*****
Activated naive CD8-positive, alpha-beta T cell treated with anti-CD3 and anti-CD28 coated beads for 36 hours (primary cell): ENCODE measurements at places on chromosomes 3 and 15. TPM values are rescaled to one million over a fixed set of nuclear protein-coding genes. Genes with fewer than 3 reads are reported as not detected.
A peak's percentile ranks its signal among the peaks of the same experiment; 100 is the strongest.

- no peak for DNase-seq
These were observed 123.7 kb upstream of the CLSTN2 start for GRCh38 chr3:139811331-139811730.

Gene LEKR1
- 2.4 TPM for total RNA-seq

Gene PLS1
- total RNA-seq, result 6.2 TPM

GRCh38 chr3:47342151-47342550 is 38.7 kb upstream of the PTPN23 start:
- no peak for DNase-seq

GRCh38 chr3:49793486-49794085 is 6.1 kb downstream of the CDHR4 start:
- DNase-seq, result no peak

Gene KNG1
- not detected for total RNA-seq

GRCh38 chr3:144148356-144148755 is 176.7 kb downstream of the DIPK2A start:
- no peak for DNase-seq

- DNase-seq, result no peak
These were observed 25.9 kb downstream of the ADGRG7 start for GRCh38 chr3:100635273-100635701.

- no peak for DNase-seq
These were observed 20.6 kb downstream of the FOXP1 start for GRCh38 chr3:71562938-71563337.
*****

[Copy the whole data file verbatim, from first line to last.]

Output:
Activated naive CD8-positive, alpha-beta T cell treated with anti-CD3 and anti-CD28 coated beads for 36 hours (primary cell): ENCODE measurements at places on chromosomes 3 and 15. TPM values are rescaled to one million over a fixed set of nuclear protein-coding genes. Genes with fewer than 3 reads are reported as not detected.
A peak's percentile ranks its signal among the peaks of the same experiment; 100 is the strongest.

- no peak for DNase-seq
These were observed 123.7 kb upstream of the CLSTN2 start for GRCh38 chr3:139811331-139811730.

Gene LEKR1
- 2.4 TPM for total RNA-seq

Gene PLS1
- total RNA-seq, result 6.2 TPM

GRCh38 chr3:47342151-47342550 is 38.7 kb upstream of the PTPN23 start:
- no peak for DNase-seq

GRCh38 chr3:49793486-49794085 is 6.1 kb downstream of the CDHR4 start:
- DNase-seq, result no peak

Gene KNG1
- not detected for total RNA-seq

GRCh38 chr3:144148356-144148755 is 176.7 kb downstream of the DIPK2A start:
- no peak for DNase-seq

- DNase-seq, result no peak
These were observed 25.9 kb downstream of the ADGRG7 start for GRCh38 chr3:100635273-100635701.

- no peak for DNase-seq
These were observed 20.6 kb downstream of the FOXP1 start for GRCh38 chr3:71562938-71563337.